Moses und Aron

Last night I found myself once again in the Wales Millennium Centre in Cardiff Bay, the bank holiday weekend giving me enough breathing space to head back to Wales for a short break and take in an Opera.

As it turned out there was a rare treat on the menu: the first night of a new Welsh National Opera production of Moses und Aron by Arnold Schoenberg. It was well worth the trip from Brighton.

Schoenberg had only completed two of the three acts by the time of his death in 1951 so the Opera is unfinished. On the other hand the Biblical story of the Exodus is so familiar that it doesn’t matter too much that some is missing. But although the plot is well known the Opera gives it several new dimensions.

Moses is chosen by God to lead his people from captivity but he is deeply troubled by the difficulty of this task because of his old age and the ‘clumsiness of his tongue’. Moses’ brother Aron has a much easier way with words (and pictures) so they join forces and lead the Jews from captivity into the wilderness.

Moses has deep reservations about Aron’s freedom with the use of images and other gimmicks, with good reason. In Act 2 while Moses is away receiving the Ten Commandments and whatnot, leaving Aron in charge, Aron permits all kind of lewd and ungodly behaviour, all starting with his use of images to depict God. Upon Moses’ return all that comes to an end, but it has exposed an irreconcilable disagreement between the two brothers about what if anything of the divine can ever be expressed in words. Moses’ concept of God is absolute and unknowable, requiring faith rather than understanding; Aron is content to use the Method of Images.

I’m not qualified to go into the theology behind all this, but it did have some resonance with me as a scientist. How much of the truth of creation do we capture with our words and equations, or are they just images?

Anyway, back to the Opera. The staging was modern, Act I was a lecture room or conference centre. Moses appeared as an ageing professor and Aron as a sort of Teaching Assistant. The Israelites were depicted as rowdy and occasionally violent students. The set changed slightly in Act 2 to resemble a movie theatre, implying that Aron’s images were cinematic, presumably violent and pornographic.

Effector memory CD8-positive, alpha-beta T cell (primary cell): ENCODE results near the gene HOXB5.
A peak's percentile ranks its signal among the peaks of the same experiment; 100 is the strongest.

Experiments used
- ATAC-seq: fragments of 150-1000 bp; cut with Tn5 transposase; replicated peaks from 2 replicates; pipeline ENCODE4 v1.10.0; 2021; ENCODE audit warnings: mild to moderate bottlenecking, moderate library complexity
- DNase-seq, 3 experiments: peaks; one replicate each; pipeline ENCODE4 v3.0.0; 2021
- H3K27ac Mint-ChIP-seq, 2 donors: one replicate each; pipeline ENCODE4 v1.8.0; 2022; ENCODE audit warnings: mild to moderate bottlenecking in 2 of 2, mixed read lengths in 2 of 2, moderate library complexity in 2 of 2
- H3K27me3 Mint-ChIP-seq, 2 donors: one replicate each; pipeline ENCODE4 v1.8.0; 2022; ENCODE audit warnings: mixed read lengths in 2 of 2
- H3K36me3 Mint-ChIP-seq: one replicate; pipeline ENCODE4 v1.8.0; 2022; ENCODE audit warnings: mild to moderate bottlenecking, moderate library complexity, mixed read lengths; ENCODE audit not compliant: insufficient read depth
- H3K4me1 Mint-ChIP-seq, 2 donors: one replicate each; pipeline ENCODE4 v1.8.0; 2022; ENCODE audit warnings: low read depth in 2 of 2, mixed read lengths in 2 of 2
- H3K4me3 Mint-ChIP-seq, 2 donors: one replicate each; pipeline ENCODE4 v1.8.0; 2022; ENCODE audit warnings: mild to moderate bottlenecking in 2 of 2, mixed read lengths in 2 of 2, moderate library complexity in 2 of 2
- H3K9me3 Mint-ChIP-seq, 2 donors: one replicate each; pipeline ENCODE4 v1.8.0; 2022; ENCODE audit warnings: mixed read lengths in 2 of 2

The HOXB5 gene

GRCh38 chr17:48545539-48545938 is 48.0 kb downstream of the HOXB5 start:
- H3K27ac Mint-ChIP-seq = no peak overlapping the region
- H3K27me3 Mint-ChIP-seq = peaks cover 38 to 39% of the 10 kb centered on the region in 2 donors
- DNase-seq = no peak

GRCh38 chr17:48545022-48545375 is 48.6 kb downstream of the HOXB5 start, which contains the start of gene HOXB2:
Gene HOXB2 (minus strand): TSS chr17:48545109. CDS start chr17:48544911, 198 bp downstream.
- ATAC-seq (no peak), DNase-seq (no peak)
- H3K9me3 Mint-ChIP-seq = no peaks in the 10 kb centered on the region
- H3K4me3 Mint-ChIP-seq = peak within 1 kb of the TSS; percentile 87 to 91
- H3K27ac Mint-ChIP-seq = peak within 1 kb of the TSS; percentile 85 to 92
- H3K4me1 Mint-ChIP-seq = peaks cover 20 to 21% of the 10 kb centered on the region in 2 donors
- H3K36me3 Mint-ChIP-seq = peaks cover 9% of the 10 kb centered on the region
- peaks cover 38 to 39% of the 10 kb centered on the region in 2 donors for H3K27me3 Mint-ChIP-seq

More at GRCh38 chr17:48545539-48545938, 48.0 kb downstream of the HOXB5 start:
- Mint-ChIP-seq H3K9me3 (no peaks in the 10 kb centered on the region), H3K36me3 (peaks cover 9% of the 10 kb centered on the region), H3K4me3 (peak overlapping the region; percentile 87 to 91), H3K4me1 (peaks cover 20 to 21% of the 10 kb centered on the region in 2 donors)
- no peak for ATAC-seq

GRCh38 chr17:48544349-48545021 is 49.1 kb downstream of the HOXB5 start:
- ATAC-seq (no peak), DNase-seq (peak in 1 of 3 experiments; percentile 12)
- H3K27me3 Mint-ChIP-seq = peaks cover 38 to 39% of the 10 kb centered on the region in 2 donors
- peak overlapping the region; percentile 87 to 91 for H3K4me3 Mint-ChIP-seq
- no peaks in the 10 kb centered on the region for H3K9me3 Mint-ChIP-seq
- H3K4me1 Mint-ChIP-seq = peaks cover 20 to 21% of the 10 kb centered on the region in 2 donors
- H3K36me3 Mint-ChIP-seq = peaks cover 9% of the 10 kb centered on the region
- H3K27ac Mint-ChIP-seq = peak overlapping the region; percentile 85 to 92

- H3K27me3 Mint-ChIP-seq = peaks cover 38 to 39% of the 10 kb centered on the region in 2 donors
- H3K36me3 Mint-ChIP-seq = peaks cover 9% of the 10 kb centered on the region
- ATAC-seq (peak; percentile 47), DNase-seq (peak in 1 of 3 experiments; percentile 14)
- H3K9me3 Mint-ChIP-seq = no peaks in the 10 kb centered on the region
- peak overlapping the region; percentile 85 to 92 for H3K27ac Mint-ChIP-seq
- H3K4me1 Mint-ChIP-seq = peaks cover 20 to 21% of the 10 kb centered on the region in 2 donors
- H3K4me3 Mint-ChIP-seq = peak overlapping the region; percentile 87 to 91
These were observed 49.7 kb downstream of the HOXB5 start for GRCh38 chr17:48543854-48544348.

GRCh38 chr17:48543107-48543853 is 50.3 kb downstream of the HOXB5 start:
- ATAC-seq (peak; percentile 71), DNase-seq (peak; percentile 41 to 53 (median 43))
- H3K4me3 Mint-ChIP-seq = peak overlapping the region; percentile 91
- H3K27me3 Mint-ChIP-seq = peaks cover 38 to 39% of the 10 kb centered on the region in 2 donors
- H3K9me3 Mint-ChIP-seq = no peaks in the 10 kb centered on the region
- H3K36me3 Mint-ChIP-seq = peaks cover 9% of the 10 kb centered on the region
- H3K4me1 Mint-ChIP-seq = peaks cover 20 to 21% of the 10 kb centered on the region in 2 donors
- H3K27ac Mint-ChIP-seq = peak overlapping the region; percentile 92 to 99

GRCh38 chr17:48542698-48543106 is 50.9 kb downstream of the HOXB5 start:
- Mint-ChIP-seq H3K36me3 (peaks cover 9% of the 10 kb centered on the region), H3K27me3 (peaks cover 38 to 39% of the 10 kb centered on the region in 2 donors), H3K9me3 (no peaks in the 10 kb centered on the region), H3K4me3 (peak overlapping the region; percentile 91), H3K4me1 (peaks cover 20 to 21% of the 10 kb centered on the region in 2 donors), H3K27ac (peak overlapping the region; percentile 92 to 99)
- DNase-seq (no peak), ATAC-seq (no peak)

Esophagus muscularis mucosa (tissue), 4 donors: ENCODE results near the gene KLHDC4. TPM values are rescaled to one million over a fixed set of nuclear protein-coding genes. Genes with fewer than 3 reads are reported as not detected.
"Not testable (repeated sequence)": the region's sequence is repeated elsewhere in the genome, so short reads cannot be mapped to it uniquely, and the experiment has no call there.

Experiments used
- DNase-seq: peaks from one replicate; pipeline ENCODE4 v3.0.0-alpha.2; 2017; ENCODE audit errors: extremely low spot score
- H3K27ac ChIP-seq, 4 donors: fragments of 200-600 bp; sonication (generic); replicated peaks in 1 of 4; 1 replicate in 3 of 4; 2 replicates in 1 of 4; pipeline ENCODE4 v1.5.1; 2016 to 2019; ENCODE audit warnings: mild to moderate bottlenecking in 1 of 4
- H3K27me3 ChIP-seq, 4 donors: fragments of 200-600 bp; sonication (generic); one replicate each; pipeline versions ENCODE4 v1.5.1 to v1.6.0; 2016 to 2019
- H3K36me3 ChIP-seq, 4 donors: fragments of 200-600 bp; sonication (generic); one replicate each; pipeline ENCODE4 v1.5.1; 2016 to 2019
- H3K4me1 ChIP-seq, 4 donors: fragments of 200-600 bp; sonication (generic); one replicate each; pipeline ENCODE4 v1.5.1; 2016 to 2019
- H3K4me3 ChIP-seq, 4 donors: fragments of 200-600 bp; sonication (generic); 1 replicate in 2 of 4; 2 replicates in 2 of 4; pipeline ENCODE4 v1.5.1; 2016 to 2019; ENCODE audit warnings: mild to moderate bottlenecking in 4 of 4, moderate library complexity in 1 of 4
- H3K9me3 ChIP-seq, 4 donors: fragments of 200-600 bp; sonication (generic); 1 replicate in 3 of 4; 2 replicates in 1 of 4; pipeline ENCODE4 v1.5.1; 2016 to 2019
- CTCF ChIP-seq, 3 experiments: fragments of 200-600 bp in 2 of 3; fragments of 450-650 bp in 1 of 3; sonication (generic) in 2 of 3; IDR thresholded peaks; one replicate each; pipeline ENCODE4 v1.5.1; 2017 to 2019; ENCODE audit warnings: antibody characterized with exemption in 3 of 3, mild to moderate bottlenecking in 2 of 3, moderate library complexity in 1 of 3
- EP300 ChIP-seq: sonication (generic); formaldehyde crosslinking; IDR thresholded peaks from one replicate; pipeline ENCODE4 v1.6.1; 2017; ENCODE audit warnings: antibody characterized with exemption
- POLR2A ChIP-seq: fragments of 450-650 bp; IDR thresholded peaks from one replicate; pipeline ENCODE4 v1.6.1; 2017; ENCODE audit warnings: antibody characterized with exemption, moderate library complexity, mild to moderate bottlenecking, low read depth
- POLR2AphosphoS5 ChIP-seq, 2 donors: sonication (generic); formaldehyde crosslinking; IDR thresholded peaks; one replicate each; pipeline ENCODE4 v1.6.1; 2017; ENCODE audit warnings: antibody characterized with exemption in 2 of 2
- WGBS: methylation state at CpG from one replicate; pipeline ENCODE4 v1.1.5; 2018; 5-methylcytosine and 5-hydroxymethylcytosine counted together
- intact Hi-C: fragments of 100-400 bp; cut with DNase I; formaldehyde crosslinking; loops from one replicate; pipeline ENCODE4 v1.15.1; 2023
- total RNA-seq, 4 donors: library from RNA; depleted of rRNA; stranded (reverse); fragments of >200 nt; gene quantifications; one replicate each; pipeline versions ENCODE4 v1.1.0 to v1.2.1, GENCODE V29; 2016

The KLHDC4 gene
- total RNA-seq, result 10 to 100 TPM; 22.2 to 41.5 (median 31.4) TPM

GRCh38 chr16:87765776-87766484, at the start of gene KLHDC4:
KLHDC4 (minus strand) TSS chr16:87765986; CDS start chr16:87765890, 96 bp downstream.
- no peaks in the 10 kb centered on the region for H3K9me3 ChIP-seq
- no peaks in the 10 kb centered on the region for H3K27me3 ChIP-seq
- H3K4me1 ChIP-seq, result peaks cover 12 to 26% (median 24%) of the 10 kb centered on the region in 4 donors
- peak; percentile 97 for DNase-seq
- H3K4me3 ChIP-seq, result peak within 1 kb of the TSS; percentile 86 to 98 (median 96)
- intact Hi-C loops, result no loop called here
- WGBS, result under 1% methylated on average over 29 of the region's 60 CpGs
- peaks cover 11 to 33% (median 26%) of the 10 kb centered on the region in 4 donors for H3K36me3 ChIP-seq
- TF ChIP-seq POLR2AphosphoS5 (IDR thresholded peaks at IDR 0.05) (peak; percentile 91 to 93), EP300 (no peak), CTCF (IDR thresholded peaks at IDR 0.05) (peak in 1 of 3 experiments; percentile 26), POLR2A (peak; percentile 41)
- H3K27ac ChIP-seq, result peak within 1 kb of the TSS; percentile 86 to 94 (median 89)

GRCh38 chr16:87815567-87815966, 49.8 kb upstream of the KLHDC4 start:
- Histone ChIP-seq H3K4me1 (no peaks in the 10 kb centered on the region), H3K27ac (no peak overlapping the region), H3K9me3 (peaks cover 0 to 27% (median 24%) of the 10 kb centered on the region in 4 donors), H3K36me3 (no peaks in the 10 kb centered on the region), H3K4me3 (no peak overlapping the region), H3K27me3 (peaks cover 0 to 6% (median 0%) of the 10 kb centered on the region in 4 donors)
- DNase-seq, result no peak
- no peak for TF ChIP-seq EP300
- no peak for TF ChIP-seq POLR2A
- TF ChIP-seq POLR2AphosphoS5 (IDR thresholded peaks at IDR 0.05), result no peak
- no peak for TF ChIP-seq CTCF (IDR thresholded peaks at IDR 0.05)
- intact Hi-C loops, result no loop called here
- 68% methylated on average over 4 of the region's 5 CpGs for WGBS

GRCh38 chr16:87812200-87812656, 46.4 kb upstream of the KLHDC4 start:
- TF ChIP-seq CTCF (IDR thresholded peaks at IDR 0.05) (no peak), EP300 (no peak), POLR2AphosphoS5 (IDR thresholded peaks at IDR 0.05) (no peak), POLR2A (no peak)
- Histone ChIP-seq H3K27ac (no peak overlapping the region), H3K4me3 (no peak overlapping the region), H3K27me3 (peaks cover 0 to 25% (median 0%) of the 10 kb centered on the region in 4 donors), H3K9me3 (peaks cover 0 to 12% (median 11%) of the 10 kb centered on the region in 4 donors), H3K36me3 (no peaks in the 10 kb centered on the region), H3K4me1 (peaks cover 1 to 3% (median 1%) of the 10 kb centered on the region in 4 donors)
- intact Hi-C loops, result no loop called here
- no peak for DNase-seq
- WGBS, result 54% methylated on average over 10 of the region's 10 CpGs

Moses was played by the legendary Sir John Tomlinson. His deeply sonorous voice and compelling stage presence provided a perfect focus for the production. Aron was Mark Le Brocq, whose fine performance was all the more remarkable because he was understudy for Rainer Trost who was unwell; to pick up such a challenging part at a few hours’ notice can not be easy and he did wonderfully well. As always, the Chorus of Welsh National Opera were also excellent.

Schoenberg’s music for Moses un Aron is resolutely serialist, which will no doubt put some people off. I found it gripping and starkly beautiful, performed with consummate artistry by the Orchestra of Welsh National Opera under the direction of Lothar Koenigs.

All in all, yet another wonderful evening of music drama courtesy of WNO. Only two performances of Moses und Aron were planned for Cardiff this season; the other is next Friday (30th May). I’m glad that the Wales Millennium Centre was nearly full, as I hope WNO will continue putting on rare and challenging music like this. Unfortunately it seems the Arts Council have other ideas, and have just cut their grant to WNO. Fewer new productions and more revivals are in store from now on.

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